Yet the kinetic fury of Snyder’s box office smash cannot be denied. It’s numerous flaws notwithstanding, this is still a rousingly entertaining spectacle, and watching it again I was struck by just how absorbing I continue to find 300 to be.
Mulan becomes a story of embracing one’s true identity and the innate power that comes along with doing that, this simple conceit the crucial through-line around which the entire plot emphatically revolves.
This new The Secret Garden, while full of life and overflowing in imagination, isn’t still without a few thorns. Had those been trimmed back even a little bit, I’d likely be frolicking through this film’s cinematic fields in bare feet and a large smile plastered on my face.
Wendy isn’t a modern spin on a classic tale of fantasy and wonder, it’s an outright nightmare I never want to think about ever again.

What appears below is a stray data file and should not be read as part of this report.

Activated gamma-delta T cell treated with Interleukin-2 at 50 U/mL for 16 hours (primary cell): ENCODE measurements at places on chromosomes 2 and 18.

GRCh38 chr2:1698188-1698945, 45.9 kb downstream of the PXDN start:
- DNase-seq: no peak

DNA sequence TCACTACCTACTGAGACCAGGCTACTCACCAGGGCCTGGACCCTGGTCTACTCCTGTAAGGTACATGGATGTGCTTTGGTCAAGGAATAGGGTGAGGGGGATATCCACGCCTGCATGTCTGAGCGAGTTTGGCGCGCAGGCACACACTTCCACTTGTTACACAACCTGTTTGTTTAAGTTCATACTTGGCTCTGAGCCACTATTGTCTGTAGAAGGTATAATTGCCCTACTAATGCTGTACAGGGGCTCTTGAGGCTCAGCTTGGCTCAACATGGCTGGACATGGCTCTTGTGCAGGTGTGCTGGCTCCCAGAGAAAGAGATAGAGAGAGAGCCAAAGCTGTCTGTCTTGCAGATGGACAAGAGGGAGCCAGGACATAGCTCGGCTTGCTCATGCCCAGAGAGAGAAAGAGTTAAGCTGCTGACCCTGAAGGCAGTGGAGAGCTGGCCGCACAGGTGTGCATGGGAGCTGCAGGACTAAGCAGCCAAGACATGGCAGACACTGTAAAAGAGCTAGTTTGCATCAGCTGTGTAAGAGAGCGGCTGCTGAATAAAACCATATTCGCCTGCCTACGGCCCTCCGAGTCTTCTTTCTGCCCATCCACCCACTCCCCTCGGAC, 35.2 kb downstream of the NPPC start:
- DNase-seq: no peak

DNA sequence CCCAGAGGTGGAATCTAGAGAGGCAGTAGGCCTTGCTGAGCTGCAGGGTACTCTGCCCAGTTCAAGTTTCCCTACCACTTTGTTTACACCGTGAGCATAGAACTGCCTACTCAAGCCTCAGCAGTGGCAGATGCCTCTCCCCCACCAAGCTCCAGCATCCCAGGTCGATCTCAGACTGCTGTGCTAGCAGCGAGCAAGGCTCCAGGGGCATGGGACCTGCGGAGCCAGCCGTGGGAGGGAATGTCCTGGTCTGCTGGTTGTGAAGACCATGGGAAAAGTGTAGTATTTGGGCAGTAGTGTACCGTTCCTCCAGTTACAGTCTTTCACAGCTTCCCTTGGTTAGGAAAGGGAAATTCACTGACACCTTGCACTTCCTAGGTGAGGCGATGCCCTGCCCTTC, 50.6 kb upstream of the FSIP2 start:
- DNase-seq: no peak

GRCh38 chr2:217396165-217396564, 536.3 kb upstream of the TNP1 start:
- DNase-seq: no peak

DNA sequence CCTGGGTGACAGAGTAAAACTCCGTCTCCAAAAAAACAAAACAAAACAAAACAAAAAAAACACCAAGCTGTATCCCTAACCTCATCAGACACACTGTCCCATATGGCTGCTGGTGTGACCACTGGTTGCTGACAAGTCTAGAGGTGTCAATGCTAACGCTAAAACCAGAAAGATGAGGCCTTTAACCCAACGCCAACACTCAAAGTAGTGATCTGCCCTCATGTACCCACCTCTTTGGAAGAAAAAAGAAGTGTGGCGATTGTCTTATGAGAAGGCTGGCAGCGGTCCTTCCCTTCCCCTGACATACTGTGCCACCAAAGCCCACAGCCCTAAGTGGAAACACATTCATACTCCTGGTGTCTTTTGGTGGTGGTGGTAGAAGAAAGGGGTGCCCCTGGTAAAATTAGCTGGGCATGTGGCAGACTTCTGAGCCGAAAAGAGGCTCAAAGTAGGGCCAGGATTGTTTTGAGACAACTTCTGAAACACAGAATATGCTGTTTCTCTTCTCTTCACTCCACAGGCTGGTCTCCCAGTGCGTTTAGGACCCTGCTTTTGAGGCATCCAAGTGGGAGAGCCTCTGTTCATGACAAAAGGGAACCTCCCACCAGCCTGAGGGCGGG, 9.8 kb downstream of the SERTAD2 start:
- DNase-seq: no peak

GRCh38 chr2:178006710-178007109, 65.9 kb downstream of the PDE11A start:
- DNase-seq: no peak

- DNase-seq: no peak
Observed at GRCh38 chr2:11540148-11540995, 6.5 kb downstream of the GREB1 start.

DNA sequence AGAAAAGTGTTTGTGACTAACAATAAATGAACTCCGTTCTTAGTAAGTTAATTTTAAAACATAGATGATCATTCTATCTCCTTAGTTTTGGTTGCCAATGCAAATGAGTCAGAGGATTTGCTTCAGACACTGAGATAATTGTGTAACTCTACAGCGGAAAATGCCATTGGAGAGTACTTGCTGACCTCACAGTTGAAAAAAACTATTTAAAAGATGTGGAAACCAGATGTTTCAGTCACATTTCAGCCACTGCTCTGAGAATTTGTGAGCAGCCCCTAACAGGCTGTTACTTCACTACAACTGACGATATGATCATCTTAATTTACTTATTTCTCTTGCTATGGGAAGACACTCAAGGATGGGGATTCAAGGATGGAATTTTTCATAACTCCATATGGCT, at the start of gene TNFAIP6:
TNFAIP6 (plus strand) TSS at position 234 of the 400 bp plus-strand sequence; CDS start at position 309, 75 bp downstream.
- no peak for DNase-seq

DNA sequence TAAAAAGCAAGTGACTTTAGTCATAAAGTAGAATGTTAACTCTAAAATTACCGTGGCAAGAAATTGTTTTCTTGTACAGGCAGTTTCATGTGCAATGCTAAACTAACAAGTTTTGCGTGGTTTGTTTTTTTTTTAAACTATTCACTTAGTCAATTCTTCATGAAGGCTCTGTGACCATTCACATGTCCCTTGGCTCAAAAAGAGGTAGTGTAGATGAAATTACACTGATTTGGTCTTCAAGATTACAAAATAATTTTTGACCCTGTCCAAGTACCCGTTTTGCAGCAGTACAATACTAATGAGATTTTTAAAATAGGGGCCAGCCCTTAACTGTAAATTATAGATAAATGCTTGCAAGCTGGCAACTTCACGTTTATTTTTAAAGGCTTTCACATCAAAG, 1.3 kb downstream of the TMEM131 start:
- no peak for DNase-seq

It’s all a bunch of colorfully anarchic, emotionally uplifting heartfelt supernatural silliness, all of which helps make Pixar’s latest comedic adventure Onward a goofy good time I’d be excited to see again.
The final third is a massive disaster that’s bewildering in its narrative ineptitude, and as I sat there in the theatre I was dumbfounded how those involved with Fantasy Island thought any of this was a going to play even reasonably well with a paying audience.
While Sonic the Hedgehog didn’t win me over, I sure as heck was never so annoyed that I regretted giving the film a look.
For me, though, even if I could chat with a chimp in chimpanzee, converse in polar bear, curse in fluent kangaroo or answer with a boisterous, “of courserous!” if asked if I could speak rhinoceros, Dolittle still would have been one talk with the animals I’d rather have not engaged in.
Cats might be a mess, but it’s a one-of-a-kind incredibly memorable mess (for better and for worse), and for all I know that’s entirely by design.